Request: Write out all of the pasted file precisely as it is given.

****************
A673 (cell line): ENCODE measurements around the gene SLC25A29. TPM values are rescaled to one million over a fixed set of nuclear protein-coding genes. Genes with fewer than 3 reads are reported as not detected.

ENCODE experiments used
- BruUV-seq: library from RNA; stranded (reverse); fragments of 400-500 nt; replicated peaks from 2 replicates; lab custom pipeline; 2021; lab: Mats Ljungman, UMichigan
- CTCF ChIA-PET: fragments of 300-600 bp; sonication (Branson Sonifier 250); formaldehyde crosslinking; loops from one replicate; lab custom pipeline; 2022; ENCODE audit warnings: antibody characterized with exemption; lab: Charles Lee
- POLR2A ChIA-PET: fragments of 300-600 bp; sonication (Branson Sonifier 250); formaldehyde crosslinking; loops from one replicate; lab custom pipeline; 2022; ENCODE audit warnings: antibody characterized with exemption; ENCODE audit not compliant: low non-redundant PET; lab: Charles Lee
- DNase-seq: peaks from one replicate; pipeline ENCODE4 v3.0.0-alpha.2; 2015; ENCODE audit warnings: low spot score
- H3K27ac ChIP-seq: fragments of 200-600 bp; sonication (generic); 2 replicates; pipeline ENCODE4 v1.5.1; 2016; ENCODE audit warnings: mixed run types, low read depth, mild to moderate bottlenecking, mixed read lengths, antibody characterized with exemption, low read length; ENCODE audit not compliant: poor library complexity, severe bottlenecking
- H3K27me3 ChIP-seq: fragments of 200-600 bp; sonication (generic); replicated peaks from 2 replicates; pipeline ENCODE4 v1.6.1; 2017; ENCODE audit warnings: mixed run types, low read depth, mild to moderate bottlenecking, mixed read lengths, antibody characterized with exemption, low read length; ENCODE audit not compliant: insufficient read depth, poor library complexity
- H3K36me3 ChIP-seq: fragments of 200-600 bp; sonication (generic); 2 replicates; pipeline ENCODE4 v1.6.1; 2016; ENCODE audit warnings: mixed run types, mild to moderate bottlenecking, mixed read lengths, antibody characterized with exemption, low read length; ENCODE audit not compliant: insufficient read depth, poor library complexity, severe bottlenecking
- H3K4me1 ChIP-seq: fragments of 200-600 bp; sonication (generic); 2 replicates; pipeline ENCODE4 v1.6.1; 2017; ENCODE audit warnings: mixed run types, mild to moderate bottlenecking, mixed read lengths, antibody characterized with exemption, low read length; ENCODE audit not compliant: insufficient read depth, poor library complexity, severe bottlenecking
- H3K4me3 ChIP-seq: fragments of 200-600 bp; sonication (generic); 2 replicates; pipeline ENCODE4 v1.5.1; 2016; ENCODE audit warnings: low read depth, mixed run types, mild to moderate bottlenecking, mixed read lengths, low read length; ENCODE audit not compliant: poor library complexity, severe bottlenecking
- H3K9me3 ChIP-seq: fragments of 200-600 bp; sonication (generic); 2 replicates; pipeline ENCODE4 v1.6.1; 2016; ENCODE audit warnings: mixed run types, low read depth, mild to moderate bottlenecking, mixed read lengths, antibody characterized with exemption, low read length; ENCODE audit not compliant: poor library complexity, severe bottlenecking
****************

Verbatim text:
A673 (cell line): ENCODE measurements around the gene SLC25A29. TPM values are rescaled to one million over a fixed set of nuclear protein-coding genes. Genes with fewer than 3 reads are reported as not detected.

ENCODE experiments used
- BruUV-seq: library from RNA; stranded (reverse); fragments of 400-500 nt; replicated peaks from 2 replicates; lab custom pipeline; 2021; lab: Mats Ljungman, UMichigan
- CTCF ChIA-PET: fragments of 300-600 bp; sonication (Branson Sonifier 250); formaldehyde crosslinking; loops from one replicate; lab custom pipeline; 2022; ENCODE audit warnings: antibody characterized with exemption; lab: Charles Lee
- POLR2A ChIA-PET: fragments of 300-600 bp; sonication (Branson Sonifier 250); formaldehyde crosslinking; loops from one replicate; lab custom pipeline; 2022; ENCODE audit warnings: antibody characterized with exemption; ENCODE audit not compliant: low non-redundant PET; lab: Charles Lee
- DNase-seq: peaks from one replicate; pipeline ENCODE4 v3.0.0-alpha.2; 2015; ENCODE audit warnings: low spot score
- H3K27ac ChIP-seq: fragments of 200-600 bp; sonication (generic); 2 replicates; pipeline ENCODE4 v1.5.1; 2016; ENCODE audit warnings: mixed run types, low read depth, mild to moderate bottlenecking, mixed read lengths, antibody characterized with exemption, low read length; ENCODE audit not compliant: poor library complexity, severe bottlenecking
- H3K27me3 ChIP-seq: fragments of 200-600 bp; sonication (generic); replicated peaks from 2 replicates; pipeline ENCODE4 v1.6.1; 2017; ENCODE audit warnings: mixed run types, low read depth, mild to moderate bottlenecking, mixed read lengths, antibody characterized with exemption, low read length; ENCODE audit not compliant: insufficient read depth, poor library complexity
- H3K36me3 ChIP-seq: fragments of 200-600 bp; sonication (generic); 2 replicates; pipeline ENCODE4 v1.6.1; 2016; ENCODE audit warnings: mixed run types, mild to moderate bottlenecking, mixed read lengths, antibody characterized with exemption, low read length; ENCODE audit not compliant: insufficient read depth, poor library complexity, severe bottlenecking
- H3K4me1 ChIP-seq: fragments of 200-600 bp; sonication (generic); 2 replicates; pipeline ENCODE4 v1.6.1; 2017; ENCODE audit warnings: mixed run types, mild to moderate bottlenecking, mixed read lengths, antibody characterized with exemption, low read length; ENCODE audit not compliant: insufficient read depth, poor library complexity, severe bottlenecking
- H3K4me3 ChIP-seq: fragments of 200-600 bp; sonication (generic); 2 replicates; pipeline ENCODE4 v1.5.1; 2016; ENCODE audit warnings: low read depth, mixed run types, mild to moderate bottlenecking, mixed read lengths, low read length; ENCODE audit not compliant: poor library complexity, severe bottlenecking
- H3K9me3 ChIP-seq: fragments of 200-600 bp; sonication (generic); 2 replicates; pipeline ENCODE4 v1.6.1; 2016; ENCODE audit warnings: mixed run types, low read depth, mild to moderate bottlenecking, mixed read lengths, antibody characterized with exemption, low read length; ENCODE audit not compliant: poor library complexity, severe bottlenecking